Voss is co-author of a recent study for the Wallace Foundation, The Alchemy of High-Performing Arts Organizations, which analyzes the elements that produce financial stability by looking at two groups of high-performing arts organizations, one group that had consistently strong financial track records and a second group that had been in financial distress but recovered. The study summarizes its lengthy analysis this way, “The cornerstones of high performance appear to lie in the alchemy of high standards in the creation of work that is meaningful to the local community.”
Simply put: high-quality art + community relevance = success.
In the panel discussion, and in later conversations with the panelists on their efforts to adapt to the current environment, all three emphasized that finding those meaningful community connections was an immediate priority, in the hopes that the results would eventually help them build new business models. Each admitted to a combination of excitement and anxiety.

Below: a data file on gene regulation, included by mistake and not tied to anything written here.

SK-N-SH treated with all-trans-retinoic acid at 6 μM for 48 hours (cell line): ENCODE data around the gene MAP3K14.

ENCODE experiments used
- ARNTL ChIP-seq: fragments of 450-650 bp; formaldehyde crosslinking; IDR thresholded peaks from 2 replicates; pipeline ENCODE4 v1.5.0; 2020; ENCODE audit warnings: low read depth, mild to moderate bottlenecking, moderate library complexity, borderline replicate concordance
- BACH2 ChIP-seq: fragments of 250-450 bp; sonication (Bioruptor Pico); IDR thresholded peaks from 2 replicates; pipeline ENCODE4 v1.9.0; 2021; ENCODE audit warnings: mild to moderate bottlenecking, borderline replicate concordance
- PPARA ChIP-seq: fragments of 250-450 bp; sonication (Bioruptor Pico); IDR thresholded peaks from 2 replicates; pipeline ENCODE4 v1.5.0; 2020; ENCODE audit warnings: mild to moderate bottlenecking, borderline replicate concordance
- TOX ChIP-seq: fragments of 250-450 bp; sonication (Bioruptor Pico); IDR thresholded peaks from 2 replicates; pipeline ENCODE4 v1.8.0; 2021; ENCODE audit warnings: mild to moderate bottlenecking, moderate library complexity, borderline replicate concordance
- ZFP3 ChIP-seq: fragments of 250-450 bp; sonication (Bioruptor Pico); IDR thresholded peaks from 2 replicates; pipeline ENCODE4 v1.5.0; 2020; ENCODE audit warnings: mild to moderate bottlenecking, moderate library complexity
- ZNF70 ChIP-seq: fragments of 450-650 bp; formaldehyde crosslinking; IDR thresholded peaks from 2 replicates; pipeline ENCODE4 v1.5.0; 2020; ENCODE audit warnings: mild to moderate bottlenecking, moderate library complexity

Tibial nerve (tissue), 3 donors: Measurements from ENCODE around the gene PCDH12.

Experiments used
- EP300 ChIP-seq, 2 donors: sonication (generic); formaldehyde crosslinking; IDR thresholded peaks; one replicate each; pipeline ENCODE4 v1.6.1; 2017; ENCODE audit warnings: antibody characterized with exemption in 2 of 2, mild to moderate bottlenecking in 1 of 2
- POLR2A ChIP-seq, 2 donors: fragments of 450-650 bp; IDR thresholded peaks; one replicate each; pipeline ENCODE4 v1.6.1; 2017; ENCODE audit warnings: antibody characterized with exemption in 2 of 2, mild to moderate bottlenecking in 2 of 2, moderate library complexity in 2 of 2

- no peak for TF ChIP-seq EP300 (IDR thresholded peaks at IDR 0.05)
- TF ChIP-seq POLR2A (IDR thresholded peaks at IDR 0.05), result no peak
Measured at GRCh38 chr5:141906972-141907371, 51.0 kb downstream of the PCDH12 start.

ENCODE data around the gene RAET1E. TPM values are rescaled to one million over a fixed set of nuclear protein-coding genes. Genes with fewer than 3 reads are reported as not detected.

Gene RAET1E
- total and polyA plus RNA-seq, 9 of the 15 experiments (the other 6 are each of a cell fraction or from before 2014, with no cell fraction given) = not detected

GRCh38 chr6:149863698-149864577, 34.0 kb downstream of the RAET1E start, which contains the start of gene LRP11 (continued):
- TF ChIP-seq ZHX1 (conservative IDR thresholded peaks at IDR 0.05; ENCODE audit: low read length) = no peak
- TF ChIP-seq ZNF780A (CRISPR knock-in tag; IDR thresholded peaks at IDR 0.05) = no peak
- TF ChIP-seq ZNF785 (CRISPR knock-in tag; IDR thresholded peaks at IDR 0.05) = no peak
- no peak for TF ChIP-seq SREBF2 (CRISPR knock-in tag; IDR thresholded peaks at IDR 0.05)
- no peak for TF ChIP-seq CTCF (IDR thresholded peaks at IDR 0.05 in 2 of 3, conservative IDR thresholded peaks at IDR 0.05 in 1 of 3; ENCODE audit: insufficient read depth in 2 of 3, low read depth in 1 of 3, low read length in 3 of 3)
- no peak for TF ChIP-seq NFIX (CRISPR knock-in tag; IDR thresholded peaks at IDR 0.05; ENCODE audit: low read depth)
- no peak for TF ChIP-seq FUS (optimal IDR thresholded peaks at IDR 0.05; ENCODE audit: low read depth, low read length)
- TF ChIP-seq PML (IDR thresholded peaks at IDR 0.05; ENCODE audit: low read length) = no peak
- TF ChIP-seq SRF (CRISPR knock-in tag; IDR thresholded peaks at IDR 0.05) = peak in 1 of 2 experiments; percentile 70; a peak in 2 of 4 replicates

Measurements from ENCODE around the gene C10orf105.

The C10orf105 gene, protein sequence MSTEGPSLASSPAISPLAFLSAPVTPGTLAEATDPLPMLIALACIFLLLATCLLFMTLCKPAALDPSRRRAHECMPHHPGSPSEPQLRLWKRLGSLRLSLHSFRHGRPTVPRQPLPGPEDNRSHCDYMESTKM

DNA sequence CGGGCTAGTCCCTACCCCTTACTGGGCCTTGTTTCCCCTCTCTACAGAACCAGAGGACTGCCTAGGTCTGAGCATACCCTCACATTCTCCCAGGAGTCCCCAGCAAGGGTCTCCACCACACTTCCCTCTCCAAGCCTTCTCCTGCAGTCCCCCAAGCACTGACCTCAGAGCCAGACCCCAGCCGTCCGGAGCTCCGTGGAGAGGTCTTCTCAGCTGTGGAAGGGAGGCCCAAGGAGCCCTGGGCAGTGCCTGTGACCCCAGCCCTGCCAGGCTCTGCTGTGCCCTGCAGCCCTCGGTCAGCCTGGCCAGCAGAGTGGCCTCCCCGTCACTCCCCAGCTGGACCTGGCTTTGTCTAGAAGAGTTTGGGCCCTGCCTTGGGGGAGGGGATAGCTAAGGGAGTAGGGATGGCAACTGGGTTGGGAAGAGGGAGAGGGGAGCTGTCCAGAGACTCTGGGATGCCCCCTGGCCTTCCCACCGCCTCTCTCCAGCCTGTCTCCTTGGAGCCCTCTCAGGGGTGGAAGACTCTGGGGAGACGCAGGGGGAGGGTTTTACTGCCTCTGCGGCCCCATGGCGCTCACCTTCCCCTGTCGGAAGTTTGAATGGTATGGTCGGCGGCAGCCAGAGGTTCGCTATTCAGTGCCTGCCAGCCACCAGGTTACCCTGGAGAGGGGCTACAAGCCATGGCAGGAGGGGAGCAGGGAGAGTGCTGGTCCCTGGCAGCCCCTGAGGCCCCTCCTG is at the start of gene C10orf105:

Drew of the Dallas Black Dance Theatre describes this as a moment of validation for her organization and the company’s vision. She says it is a time of great challenges but also opportunities that we have waited years to implement. Since 1996, she says, the theater has tried to build a digital audience, previously with little success, due to historical barriers to online expansion. She has leapt at the greater interest in virtual performances now, with theaters closed, both to try and sustain revenue but also to connect with audiences and communities beyond Dallas.
A starting point, she says, is the role the arts are playing in helping people manage in the pandemic. “As a result of the pandemic, the arts are finding relevancy for our individual and collective work,” Drew says. “Everybody now, novice and professional, has become art makers and are putting things online. Art has been validated in its relevance. Artists are essential workers to our nation’s social, emotional resilience and recovery. It is enriching us. It changes lives. It heals.”